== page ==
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Economic Research: Unless Coronavirus Spreads More Widely, Its Impact On The U.S. Economy Should Be Modest


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Economic Research: Unless Coronavirus Spreads More Widely, Its Impact On The U.S. Economy Should Be Modest

The death toll from the new coronavirus continues to rise, as do the fears of it spreading more widely beyond Wuhan, China. According to the World Health Organization (WHO), the virus has led to more than 40,000 confirmed infections globally (more than 99% of which are in China) and over 910 deaths as of Feb. 10, compared with 774 in the SARS outbreak.

While the case fatality rate (the proportion of those infected who subsequently die) for the virus appears to be lower than for SARS, it spreads more rapidly than the earlier disease. Over the weekend, deaths from coronavirus surpassed those from severe acute respiratory syndrome (SARS). On Feb. 9, the WHO warned that a few cases of the virus that have been spread by people who never travelled to China could be "the tip of the iceberg."

The humanitarian impact of the virus cannot be overstated, but, at this point, S&P Global's U.S. economists expect the effect on the U.S. economy to be modest given its limited exposure to the virus so far. Unless the virus spreads much more widely, we estimate a 0.1 percentage point (ppt)-0.2 ppt. drag on our December baseline forecast of 1.9% growth for 2020 (see "Fewer Signs Of Scrooge-ing Up U.S. Growth In The New Year," Dec. 4, 2019).

Based on an analysis of recent public information available on the virus, S&P Global's Asia-Pacific economists have revised their baseline forecast for China. They now estimate that the outbreak will lower China's 2020 GDP growth by 0.7 ppt. to 5.0%, with most of the impact in the first quarter and a recovery firmly in place by the third quarter. They are also forecasting that China's GDP will make up lost ground in 2021, coming in above trend at 6.4%. (Prior to the outbreak, they forecasted growth of 5.6%.)

However, they recognize that the path of the outbreak is very uncertain. If the virus is not contained, which is a material risk, the economic impact--and the credit implications--could be much more severe (see "Coronavirus To Inflict A Large, Temporary Blow To China’s Economy," Feb. 6, 2020).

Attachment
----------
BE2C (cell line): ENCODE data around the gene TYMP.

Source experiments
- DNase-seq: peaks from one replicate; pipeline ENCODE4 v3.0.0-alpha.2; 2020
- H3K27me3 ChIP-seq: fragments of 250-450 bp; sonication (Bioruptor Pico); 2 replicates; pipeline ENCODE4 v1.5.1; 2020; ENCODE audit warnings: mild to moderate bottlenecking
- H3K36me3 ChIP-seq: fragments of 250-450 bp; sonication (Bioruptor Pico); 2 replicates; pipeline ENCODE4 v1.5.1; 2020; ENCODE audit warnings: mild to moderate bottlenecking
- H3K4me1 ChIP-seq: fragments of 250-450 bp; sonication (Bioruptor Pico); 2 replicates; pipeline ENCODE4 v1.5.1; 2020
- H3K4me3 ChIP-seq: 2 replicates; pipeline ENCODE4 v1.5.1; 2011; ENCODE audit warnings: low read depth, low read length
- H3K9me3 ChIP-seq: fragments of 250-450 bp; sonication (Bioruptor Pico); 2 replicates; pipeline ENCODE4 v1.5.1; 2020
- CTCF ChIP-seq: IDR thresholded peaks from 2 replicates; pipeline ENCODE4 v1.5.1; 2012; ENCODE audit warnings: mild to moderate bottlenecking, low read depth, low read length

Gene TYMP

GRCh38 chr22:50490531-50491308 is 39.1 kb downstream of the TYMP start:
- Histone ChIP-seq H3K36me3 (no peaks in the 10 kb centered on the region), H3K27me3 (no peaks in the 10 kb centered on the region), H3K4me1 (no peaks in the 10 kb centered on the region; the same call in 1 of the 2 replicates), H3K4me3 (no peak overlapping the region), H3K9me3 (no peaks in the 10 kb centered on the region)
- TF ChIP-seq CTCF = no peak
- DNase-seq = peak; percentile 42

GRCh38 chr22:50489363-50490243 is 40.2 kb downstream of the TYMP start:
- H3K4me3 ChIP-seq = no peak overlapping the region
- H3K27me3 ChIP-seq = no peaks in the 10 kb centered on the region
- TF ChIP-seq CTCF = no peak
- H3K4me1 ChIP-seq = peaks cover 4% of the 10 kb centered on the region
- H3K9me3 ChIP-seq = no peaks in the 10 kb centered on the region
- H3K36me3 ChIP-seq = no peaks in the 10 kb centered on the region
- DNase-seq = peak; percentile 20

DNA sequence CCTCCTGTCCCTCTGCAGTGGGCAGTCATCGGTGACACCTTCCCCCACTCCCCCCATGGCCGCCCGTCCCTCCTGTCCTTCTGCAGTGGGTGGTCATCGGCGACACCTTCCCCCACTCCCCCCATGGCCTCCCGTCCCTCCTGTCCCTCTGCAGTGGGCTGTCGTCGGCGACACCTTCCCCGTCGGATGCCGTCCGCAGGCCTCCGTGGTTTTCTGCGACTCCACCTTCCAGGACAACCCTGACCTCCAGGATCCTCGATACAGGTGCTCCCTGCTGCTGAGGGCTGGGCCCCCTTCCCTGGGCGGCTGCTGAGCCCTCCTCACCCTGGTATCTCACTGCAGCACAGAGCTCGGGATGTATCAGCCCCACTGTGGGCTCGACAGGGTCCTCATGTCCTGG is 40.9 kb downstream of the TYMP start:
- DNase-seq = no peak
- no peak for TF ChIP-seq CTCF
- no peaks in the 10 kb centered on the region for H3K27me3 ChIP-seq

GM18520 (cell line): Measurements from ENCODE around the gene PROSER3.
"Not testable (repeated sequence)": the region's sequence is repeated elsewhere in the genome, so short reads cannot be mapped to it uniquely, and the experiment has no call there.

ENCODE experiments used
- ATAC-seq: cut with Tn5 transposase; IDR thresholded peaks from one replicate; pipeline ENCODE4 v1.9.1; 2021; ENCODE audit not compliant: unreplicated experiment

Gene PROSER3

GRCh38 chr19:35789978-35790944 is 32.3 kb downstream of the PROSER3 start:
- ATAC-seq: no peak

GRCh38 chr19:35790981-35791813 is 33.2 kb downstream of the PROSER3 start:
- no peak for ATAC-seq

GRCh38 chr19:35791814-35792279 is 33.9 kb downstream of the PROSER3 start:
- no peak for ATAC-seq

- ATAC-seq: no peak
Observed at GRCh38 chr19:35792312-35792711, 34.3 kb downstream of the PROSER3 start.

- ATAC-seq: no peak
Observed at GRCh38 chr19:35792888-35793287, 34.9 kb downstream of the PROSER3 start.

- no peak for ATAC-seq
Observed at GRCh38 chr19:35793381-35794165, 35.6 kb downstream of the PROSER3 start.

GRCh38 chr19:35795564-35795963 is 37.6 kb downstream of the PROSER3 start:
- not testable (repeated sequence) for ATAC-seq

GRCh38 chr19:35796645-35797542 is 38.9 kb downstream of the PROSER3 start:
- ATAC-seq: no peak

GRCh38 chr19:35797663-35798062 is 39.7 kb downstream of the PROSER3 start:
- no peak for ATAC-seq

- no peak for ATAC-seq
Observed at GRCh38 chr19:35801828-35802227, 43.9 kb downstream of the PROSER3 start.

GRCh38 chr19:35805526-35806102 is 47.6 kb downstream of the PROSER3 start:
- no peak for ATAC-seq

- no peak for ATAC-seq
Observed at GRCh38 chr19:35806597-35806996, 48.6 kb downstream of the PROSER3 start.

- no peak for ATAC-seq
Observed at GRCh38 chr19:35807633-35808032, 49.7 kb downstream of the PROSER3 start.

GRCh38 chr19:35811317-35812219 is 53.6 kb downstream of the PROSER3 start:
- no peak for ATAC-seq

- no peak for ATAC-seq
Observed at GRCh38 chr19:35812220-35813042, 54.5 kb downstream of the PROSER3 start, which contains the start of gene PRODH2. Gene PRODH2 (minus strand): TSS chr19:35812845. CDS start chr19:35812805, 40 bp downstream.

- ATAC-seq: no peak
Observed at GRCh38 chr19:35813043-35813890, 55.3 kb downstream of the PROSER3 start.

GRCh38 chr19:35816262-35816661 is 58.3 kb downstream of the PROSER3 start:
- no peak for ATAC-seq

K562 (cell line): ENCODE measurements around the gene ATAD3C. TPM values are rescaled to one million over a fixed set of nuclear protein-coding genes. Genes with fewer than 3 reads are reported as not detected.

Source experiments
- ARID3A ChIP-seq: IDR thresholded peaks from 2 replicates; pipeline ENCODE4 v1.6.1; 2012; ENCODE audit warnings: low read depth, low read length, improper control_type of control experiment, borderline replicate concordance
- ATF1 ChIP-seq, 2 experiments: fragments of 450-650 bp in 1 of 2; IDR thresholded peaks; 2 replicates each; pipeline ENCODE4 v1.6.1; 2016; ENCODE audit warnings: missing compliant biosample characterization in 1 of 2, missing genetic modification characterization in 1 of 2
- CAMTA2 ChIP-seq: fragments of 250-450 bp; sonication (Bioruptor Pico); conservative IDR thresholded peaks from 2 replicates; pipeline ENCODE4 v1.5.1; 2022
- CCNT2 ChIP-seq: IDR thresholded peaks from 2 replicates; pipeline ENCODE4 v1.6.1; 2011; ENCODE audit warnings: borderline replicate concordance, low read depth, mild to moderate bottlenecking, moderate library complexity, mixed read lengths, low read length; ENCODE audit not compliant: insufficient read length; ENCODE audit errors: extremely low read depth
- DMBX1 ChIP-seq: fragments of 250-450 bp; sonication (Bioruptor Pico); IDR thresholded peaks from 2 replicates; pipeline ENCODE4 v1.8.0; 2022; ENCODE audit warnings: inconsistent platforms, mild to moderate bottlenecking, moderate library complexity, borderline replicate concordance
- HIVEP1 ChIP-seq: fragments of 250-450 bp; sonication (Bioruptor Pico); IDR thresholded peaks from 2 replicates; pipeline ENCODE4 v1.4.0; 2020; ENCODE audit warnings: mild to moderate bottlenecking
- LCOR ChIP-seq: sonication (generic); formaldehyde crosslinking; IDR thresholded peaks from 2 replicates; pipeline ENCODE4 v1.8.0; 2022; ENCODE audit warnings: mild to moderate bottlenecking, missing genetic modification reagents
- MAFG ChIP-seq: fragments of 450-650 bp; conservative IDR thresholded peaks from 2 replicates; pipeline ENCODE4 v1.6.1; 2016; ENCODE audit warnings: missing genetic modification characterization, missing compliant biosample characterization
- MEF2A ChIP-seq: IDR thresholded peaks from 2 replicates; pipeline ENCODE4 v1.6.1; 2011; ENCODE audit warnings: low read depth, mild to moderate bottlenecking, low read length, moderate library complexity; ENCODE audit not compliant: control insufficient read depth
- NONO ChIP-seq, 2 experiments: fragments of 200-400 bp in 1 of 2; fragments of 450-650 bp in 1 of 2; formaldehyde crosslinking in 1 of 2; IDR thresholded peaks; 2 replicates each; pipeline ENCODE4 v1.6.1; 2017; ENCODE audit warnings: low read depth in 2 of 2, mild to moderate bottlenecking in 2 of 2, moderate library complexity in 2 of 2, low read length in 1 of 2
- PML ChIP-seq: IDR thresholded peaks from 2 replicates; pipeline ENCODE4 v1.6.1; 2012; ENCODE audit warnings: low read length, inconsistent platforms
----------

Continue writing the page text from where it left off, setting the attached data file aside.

Given that China drives one-third of global growth and is closely integrated into global supply chains (now even more so than at the time of the SARS outbreak in 2003), an economic shock in China will affect virtually every economy. The key question: By how much?

The Net Drag On U.S. Growth

While economic fallout on China from the virus will matter to the U.S. economy, at this point, we expect most of the drag on U.S. growth to be in the first quarter, with a smaller hit in the second quarter and a rebound in the latter half. Seasonally adjusted annualized first-quarter growth will now likely be closer to 1%, compared with the 2.2% we forecasted previously. Interruptions to travel and tourism, weaker demand from China, lower commodity prices, disruptions to supply chains, and added business caution over the global outlook will likely explain much of the overall weakness to U.S. growth. However, this assessment depends on the path of the virus and its longevity, which is highly uncertain.

The revision to our first-quarter forecast was not entirely due to issues related to the coronavirus. We attribute 50 basis points of the first-quarter drop to the suspension of Boeing 737 MAX production and exports, with further weakness in the second. It is anyone's guess when the jet will receive a greenlight from the regulators to fly; S&P Global's assumption for now is that production and delivery will resume in July at the earliest. For the year, the lost productivity from Boeing in the first and second quarters will likely add further drag to our baseline growth forecast.

The U.S.'s largely (about 85%) domestically driven economy helps limit the economic impact. Moreover, so far the spread of the virus in the U.S. has been limited, with only 12 reported cases as of Feb. 6. To put that in perspective, the Centers for Disease Control and Prevention estimates that from Oct. 1, 2019, through Jan. 25, 2020, there were 19 million-26 million flu cases in the U.S., with 180,000-310,000 hospitalizations and 10,000-18,000 deaths.